February 2015

Iluka Resources path to greater diversity

  • By Lorna Seatter, External Relations Advisor - Communications, Iluka Resources

Exploring Iluka Resources’ journey towards a more diverse workforce, and the benefits that change is delivering

Following a review of its business in 2010, mineral sands miner Iluka Resources Ltd (Iluka) identified workforce diversity as a key focus for the company.

This review led to a diversity committee being established in March 2011. Iluka’s Managing Director David Robb chairs the committee which meets quarterly.

The diversity committee was formed to develop a diverse, sustainable and high achieving workforce and has identified various opportunities to facilitate this, including:

  • promoting diversity awareness within the company
  • integrating workplace diversity principles into company activities
  • supporting skill development
  • attracting, developing and retaining more female and indigenous employees
    as well as people of varied ages
    and disabilities
  • create a flexible workplace culture that aids employees with balancing their responsibilities.

This organisational-wide focus on diversity led to the establishment of company policy, including measureable targets for Iluka’s workforce. Iluka’s remuneration and nomination committee approved the policy in August 2014. It adopted a target of achieving 30 per cent female and 8 per cent indigenous employee participation by 2018. To achieve these targets, Iluka has implemented a values-based recruitment initiative.

After the success of this pilot, Iluka has decided to roll the program out across the company’s Australian operations

Iluka’s Narngulu Operations Manager Stuart Forrester established and piloted the values-based recruitment in his approach to hiring and retaining employees at the company’s Narngulu site near Geraldton in Western Australia. The success of this pilot resulted in Mr Forrester winning both the Chamber of Minerals & Energy WA Women in Resources Champion and Gender Diversity Champion in Australian Resources at the National Awards in 2014. Mr Forrester was the first male to ever receive the WA award. He was also the inaugural winner of the national award.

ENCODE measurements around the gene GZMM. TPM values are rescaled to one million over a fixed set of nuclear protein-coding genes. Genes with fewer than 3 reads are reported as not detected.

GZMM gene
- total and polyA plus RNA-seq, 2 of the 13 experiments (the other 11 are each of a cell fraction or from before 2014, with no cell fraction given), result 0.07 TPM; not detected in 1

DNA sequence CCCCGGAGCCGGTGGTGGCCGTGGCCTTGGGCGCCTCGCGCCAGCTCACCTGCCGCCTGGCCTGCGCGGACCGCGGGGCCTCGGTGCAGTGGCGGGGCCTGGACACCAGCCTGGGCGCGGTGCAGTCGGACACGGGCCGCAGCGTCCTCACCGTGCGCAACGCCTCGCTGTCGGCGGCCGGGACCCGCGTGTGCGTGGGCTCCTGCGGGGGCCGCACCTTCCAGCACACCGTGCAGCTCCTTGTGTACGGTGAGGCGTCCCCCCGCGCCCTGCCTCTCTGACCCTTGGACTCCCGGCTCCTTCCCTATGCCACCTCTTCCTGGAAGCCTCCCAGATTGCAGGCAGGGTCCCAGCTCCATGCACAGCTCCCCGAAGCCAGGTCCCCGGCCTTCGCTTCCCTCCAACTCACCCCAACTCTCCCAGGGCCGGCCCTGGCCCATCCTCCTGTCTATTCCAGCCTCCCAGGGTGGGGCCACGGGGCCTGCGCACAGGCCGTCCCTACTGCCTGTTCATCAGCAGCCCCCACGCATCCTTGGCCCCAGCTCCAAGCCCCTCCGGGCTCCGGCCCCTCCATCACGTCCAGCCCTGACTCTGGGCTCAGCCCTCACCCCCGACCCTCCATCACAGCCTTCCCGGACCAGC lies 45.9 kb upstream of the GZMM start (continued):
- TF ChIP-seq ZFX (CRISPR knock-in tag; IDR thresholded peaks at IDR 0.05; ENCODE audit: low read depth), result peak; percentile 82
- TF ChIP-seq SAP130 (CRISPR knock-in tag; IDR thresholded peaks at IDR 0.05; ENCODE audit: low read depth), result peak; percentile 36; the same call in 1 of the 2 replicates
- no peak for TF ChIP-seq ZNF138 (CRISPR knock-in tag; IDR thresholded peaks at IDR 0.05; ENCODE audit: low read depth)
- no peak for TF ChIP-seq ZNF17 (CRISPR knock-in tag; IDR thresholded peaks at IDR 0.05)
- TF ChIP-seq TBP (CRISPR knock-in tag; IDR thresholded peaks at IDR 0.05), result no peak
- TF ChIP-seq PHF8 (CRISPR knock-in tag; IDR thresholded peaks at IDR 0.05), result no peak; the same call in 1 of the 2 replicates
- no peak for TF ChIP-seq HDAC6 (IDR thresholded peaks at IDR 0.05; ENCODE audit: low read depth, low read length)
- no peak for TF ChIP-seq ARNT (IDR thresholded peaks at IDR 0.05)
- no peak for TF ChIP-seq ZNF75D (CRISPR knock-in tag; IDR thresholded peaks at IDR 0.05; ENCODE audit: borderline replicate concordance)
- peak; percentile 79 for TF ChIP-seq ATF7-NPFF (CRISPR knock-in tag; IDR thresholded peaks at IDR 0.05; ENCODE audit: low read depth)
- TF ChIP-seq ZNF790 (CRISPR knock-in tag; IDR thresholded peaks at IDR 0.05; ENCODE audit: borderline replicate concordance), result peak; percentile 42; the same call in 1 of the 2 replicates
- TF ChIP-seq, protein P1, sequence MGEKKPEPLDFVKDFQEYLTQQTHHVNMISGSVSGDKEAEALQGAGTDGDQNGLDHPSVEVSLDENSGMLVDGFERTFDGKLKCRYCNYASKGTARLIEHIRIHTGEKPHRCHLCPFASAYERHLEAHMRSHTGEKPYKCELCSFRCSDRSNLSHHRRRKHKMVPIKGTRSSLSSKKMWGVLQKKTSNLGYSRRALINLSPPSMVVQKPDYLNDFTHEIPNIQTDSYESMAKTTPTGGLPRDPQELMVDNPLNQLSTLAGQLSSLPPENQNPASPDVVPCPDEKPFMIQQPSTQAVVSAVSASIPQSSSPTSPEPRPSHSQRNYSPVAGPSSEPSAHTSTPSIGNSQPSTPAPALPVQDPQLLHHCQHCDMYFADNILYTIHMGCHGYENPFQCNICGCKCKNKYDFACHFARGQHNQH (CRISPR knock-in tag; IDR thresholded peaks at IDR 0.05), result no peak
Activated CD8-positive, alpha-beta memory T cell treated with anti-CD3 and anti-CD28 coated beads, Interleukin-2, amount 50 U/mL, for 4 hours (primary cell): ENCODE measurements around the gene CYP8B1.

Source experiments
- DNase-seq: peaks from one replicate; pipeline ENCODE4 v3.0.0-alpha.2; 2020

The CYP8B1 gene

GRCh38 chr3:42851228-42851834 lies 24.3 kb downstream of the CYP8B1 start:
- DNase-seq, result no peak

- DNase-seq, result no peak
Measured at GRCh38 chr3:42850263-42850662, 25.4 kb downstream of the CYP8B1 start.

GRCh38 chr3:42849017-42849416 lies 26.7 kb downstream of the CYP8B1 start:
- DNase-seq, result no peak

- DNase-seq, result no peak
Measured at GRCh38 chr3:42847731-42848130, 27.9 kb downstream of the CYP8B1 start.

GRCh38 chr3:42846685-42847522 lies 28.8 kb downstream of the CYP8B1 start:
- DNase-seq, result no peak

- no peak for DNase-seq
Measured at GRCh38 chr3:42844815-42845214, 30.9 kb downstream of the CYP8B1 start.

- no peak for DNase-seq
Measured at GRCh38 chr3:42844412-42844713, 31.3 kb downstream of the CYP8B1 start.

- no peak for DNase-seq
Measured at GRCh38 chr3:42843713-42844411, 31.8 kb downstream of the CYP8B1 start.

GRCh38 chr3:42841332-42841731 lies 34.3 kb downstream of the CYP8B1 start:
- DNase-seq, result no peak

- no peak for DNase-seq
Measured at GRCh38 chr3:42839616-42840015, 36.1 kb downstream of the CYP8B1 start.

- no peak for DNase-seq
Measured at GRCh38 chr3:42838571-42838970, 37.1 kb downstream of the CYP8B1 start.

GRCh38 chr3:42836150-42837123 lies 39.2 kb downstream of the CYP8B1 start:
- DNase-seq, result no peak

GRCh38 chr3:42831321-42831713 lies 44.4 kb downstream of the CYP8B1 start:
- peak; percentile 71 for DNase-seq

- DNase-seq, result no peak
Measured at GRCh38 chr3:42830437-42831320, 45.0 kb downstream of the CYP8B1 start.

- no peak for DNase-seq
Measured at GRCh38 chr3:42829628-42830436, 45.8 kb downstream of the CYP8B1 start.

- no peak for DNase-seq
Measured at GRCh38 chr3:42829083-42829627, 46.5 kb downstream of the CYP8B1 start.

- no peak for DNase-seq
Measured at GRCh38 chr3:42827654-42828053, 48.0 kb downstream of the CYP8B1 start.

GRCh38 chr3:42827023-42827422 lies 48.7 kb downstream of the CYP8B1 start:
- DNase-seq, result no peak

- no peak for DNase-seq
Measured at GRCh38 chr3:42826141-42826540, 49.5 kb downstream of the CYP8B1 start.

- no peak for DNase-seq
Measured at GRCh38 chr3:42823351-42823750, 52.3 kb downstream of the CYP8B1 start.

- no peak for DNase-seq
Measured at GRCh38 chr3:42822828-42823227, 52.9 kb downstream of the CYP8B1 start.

After the success of this pilot, Iluka has decided to roll the program out across the company’s Australian operations.

Narngulu pilot

When Mr Forrester started at Iluka as Narngulu Operations Manager role in 2009, it was immediately clear to him that it was necessary to make changes to the male-dominated workplace.

In 2009, all operational staff at the Narngulu plant were male, and there were no indigenous employees. This contrasted starkly to the population of the nearest town (Geraldton), which comprised 49 per cent females and 8 per cent indigenous Australians.

Mr Forrester identified he was spending approximately 80 per cent of his time on 20 per cent of his staff due to behavioural issues, which he believed arose primarily from misalignment of core values. His goal was to reduce the time spent on dealing with employee behaviour in order to focus on business growth and the development of the workforce as a whole, which in turn he felt would result in a lift in overall performance. 

According to Mr Forrester, it takes far less time to upskill an individual than attempt to change a person’s core values and behaviours. Values are entrenched within a person’s core identity. Although behaviours can be modified and altered, this requires significant time.

Mr Forrester determined that in order to ensure a workforce with the right values and behaviours, he needed to alter the recruitment model to attract the right people, including more women and indigenous employees. This approach fundamentally altered the recruitment strategies at Narngulu.

Mr Forrester worked with Iluka’s human resources department to alter the job criteria to attract applicants’ without mining experience and modified the interview process with questions that explored applicants’ commitment, integrity and responsibility, which are Iluka’s core values.

Because he was taking on less skilled workers, Mr Forrester had to implement a solid process for upskilling. This involved improving training systems so they would meet the needs of new recruits who held the right values and behaviour, but would require more training to perform their jobs.

The Standard Operations Platform (SOP) was developed and is now recognised as best practice within Iluka. A SOP provides guidelines to the operators on how to achieve optimal plant performance based on extensive test work and plant modelling. The processing plant now has little variability hour to hour and across shifts, which has resulted in a higher rates of production, improved recoveries and a reduction in non-conformances.